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Bringing It Home – The Saint Rose Blog

Copyright: Common Activities You May Want To Reconsider!

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Recently, a guest speaker visited my Administration, Staff Supervision and Budget class to talk about how copyright laws affect our practices as college students and administrators- whether we realize it or not.  The laws truly impact everyone who uses any kind of media and it’s important to be aware of them.  It was an extremely eye opening experience that will now make me think much more carefully about how I will use images, documents, and videos in my future programming and presentations.

How many times have you accepted the terms of use on a download or purchase and clicked “Accept” without reading the lengthy policies?

For complete information, check out the US Copyright Law Office.

Some food for thought

  • If you are an RA or student assistant and would like to show a movie on campus as a form of programming, even if it is in your dorm, you should technically be getting Public Performance Rights to show the video.  If you watch the message of the beginning, videos rented or bought are for in-home use only.  This can cost approximately $200-800 and there may be a limit to how many times you can show the movie.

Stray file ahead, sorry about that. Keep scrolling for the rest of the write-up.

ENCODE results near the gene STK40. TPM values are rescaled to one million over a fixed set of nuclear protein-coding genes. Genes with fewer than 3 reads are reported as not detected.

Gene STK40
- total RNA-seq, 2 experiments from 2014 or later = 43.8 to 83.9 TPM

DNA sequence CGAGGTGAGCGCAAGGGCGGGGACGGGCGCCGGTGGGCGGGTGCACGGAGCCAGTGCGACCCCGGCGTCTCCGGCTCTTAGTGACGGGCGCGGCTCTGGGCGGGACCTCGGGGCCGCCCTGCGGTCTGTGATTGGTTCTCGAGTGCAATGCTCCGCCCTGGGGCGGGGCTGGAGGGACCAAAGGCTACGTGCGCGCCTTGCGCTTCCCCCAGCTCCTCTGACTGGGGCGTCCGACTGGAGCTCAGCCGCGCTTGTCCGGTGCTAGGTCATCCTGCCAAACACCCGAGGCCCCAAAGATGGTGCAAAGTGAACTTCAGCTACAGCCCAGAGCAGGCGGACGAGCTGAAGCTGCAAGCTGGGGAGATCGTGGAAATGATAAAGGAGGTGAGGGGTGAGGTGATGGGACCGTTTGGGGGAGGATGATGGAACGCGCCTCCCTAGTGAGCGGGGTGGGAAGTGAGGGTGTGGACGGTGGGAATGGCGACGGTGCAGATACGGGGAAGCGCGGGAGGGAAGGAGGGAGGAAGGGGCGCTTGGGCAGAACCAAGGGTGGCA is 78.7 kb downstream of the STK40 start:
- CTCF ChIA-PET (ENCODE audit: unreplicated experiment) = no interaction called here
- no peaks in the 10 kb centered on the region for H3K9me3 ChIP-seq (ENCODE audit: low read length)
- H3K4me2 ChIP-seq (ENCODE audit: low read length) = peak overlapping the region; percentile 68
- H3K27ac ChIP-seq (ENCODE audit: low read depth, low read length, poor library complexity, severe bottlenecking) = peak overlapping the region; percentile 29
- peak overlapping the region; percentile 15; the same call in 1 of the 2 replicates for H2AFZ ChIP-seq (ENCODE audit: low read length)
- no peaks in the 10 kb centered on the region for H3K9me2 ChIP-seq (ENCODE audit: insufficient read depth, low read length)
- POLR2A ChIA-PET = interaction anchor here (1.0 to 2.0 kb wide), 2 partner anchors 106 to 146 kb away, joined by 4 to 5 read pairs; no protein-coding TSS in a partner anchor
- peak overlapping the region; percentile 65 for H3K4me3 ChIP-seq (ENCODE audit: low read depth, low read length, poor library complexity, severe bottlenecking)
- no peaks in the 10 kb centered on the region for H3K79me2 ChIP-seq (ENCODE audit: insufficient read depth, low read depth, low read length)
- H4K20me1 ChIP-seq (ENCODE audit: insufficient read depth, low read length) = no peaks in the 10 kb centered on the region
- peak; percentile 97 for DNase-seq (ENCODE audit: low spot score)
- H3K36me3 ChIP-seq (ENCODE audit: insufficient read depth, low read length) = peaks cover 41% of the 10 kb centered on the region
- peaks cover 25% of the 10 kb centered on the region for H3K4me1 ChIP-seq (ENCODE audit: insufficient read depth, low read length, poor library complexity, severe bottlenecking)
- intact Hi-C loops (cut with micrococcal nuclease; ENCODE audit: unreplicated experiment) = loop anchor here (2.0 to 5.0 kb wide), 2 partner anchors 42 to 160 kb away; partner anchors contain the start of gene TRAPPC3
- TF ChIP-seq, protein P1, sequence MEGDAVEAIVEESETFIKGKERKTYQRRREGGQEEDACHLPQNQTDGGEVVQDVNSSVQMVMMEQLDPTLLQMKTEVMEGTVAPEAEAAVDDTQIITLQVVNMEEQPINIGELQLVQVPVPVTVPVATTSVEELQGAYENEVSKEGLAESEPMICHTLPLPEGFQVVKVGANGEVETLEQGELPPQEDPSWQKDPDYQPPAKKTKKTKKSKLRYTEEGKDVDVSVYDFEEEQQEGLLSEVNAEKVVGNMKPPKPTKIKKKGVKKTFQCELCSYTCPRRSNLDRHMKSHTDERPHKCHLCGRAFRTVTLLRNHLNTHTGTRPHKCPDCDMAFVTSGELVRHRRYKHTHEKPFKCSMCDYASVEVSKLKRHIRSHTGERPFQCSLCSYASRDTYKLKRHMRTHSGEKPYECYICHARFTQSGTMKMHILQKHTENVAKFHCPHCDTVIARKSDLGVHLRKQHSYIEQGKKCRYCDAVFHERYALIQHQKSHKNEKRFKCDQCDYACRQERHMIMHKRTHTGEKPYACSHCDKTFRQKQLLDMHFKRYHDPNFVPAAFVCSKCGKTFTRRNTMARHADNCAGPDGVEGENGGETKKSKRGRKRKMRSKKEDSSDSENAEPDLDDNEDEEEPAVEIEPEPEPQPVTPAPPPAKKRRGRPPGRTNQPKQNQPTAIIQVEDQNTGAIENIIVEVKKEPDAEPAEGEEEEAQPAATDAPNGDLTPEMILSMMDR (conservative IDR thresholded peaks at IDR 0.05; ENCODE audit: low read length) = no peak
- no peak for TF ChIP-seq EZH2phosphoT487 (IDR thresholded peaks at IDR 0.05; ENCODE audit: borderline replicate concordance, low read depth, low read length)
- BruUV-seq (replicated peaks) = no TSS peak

• It is a copyright violation to use a logo or image (say, the image of a movie cover to advertise your movie programming) on a poster to advertise an event on campus without a company’s permission.  If you notice, I reference where my images originated from in my posts. 😉
  • You cannot purchase one print or digital copy of a written document or sheet music and make copies of it for others- unless it is explicitly stated you may do so.  Think of all the income companies lose out on when people do this!
  • We all know it is illegal to download music and movies; keep in mind that illegal downloading on campus is taken very seriously and can result in the loss of privileges.
  • This one applies to your rights- remember that no one can take a written document of yours, such as an e-mail, and pass it on to others without your permission.  Your words in this case could be taken out of context and used in away that you as the original author did not intend.

Many most likely prefer to turn the other cheek when it comes to copyright infringement, but chances are none of us can afford it!  The take home message is this: it’s better to get permission before using others’ ideas or creations, every time, than to take the chance and regret it!  The worst a person or company can say… is no.

What do you think?

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